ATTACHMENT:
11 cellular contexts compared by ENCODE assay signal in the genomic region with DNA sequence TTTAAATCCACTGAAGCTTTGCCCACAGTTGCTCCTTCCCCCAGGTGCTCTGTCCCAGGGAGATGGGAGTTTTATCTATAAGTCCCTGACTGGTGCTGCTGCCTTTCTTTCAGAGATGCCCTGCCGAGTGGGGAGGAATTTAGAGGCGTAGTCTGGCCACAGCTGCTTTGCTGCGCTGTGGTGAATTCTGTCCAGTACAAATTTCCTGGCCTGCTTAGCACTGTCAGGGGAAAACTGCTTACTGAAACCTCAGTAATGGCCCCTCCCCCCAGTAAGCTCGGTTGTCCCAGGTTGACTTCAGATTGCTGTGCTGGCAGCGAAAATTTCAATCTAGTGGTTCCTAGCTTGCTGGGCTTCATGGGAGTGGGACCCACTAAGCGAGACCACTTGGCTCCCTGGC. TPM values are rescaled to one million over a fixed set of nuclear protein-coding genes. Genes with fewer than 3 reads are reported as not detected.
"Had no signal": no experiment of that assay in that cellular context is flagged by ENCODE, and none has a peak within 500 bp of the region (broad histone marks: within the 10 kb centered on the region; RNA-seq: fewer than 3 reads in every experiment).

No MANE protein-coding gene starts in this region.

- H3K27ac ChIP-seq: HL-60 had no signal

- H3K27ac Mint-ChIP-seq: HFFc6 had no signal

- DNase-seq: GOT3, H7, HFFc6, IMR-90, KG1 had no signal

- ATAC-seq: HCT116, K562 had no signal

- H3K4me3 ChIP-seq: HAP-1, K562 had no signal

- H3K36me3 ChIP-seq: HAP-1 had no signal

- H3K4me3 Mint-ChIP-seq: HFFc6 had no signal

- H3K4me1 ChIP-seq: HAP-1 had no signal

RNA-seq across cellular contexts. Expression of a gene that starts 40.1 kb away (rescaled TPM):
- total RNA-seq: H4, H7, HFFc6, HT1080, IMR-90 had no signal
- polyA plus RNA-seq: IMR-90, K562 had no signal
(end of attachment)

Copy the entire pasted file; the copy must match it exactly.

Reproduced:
11 cellular contexts compared by ENCODE assay signal in the genomic region with DNA sequence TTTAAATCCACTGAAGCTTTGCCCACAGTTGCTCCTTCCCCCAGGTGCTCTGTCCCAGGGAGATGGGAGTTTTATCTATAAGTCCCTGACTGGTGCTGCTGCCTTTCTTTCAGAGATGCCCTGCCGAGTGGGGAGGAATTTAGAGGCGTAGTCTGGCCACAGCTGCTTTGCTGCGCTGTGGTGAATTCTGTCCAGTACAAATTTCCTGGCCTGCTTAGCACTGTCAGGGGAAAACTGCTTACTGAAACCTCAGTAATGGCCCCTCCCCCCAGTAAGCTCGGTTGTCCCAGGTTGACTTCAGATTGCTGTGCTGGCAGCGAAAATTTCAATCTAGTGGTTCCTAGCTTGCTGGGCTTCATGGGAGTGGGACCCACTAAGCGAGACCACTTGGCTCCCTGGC. TPM values are rescaled to one million over a fixed set of nuclear protein-coding genes. Genes with fewer than 3 reads are reported as not detected.
"Had no signal": no experiment of that assay in that cellular context is flagged by ENCODE, and none has a peak within 500 bp of the region (broad histone marks: within the 10 kb centered on the region; RNA-seq: fewer than 3 reads in every experiment).

No MANE protein-coding gene starts in this region.

- H3K27ac ChIP-seq: HL-60 had no signal

- H3K27ac Mint-ChIP-seq: HFFc6 had no signal

- DNase-seq: GOT3, H7, HFFc6, IMR-90, KG1 had no signal

- ATAC-seq: HCT116, K562 had no signal

- H3K4me3 ChIP-seq: HAP-1, K562 had no signal

- H3K36me3 ChIP-seq: HAP-1 had no signal

- H3K4me3 Mint-ChIP-seq: HFFc6 had no signal

- H3K4me1 ChIP-seq: HAP-1 had no signal

RNA-seq across cellular contexts. Expression of a gene that starts 40.1 kb away (rescaled TPM):
- total RNA-seq: H4, H7, HFFc6, HT1080, IMR-90 had no signal
- polyA plus RNA-seq: IMR-90, K562 had no signal